Those rates are likely to climb faster than inflation and prices in surrounding states in the next decade due to Wisconsin’s dependance on coal-burning power plants, according to Gary Radloff, director of Midwest policy analysis at the University of Wisconsin-Madison’s Wisconsin Energy Institute.

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Thanks, Santa!

December 25, 2013

Deva Premal: Ide Were Were

December 25, 2013

chinablade

As reported here, more signs that China’s coal fired party is drawing to a close – as critical air pollution and water shortages – as well as climate concerns, mount.

Kieran Cooke for Climate News:

Australia has been growing rich from exporting coal and other resources to China. The good times could be coming to an end, says a new report.

LONDON, 23 December – Coal mining companies in Australia have been enjoying the good life in recent years, making millions of dollars from feeding the seemingly insatiable energy appetites of Asia’s tiger economies – particularly that of China.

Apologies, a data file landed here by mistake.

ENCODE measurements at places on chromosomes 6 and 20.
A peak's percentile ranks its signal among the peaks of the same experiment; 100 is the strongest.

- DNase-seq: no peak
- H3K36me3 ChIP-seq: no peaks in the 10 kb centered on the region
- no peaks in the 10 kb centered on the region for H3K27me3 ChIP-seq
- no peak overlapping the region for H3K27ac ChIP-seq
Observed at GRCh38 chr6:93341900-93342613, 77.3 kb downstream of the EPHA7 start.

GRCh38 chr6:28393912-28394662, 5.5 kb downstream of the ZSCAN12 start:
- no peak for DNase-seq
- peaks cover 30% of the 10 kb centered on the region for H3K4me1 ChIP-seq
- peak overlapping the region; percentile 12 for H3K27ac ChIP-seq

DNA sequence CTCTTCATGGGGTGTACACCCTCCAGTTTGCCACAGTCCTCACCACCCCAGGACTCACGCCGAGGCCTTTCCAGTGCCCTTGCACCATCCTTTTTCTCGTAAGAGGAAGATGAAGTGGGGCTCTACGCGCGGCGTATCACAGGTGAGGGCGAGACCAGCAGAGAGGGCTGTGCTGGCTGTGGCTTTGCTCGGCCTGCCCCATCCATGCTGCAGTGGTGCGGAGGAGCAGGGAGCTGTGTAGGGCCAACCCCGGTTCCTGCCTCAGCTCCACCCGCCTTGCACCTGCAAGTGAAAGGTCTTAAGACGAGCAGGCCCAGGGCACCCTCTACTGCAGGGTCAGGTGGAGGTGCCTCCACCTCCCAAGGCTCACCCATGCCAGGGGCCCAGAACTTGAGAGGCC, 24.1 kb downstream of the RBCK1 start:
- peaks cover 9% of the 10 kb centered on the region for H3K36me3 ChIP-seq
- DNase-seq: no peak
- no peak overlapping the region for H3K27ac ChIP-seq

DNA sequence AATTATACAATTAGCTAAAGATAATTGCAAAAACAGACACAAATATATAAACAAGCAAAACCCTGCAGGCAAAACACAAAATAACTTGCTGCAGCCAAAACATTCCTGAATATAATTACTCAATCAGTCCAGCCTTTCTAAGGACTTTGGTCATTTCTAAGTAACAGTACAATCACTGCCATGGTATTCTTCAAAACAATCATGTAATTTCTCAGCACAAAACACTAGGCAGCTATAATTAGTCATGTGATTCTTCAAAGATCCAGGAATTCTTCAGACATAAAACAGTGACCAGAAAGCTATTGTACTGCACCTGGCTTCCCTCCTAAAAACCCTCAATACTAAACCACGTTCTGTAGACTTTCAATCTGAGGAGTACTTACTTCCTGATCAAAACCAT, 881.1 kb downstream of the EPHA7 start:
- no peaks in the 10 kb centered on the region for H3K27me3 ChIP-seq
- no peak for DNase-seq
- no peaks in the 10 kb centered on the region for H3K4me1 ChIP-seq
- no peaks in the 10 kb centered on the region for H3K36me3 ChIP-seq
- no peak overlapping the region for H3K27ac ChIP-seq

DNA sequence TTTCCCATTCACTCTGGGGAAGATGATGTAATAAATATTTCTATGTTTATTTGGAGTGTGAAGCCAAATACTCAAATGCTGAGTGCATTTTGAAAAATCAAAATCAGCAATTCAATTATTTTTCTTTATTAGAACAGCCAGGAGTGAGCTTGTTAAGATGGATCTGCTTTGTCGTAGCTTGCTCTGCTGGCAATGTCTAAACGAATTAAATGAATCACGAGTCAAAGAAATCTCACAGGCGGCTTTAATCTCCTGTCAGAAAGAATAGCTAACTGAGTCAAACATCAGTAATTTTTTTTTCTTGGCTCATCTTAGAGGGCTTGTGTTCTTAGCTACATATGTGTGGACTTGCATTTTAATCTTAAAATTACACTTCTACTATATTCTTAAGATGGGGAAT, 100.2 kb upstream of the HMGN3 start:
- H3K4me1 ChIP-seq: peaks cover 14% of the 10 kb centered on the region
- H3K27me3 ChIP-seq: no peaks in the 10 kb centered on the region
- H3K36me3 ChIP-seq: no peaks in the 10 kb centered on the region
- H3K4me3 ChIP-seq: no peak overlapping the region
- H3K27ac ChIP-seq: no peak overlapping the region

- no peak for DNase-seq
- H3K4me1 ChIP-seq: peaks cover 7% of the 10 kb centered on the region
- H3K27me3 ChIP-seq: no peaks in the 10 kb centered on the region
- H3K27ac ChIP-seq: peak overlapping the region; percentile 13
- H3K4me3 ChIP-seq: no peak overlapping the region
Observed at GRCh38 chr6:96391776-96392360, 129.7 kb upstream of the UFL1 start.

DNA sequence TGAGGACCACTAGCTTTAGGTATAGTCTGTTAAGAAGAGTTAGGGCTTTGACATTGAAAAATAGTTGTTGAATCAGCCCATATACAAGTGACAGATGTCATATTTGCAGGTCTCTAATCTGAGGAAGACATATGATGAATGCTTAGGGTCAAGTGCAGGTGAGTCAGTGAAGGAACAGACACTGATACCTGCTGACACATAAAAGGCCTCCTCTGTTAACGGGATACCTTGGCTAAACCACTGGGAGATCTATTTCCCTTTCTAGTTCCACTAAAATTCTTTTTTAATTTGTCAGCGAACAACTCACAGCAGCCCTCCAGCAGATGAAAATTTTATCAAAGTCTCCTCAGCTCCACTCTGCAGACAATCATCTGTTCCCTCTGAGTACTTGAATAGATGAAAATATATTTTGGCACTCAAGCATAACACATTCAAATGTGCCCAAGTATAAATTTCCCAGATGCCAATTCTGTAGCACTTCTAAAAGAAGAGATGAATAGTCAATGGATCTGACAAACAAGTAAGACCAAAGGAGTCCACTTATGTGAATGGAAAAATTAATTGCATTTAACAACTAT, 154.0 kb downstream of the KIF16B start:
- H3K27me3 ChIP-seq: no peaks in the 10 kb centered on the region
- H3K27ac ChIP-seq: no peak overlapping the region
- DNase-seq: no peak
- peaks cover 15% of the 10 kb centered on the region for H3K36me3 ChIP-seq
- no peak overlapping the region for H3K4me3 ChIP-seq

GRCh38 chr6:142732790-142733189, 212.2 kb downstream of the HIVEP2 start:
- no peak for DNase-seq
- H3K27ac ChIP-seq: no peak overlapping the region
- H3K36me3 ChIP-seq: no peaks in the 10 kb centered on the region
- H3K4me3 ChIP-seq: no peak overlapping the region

But a new report by the Smith School of Enterprise and the Environment (SSEE) at Oxford in the UK warns that Australia’s coal mining party could be coming to an end.

It says coal demand in China looks likely to fall in the years ahead due to concerns about climate change and other factors, leaving billions of dollars of investments in Australian coal mining projects in jeopardy.

The report, Stranded Down Under, details the considerable growth of Australia’s coal production in recent years. Coal has been one of the main reasons behind the continuing health of the country’s economy – it now accounts for 16% of the total value of exports.

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Cleantechnica:

While the news about climate change seems to get worse every day, the rapidly improving technology, declining costs, and increasing accessibility of clean energy is the true bright spot in the march toward a zero-carbon future. 2013 had more clean energy milestones than we could fit on one page, but here are thirteen of the key breakthroughs that happened this year.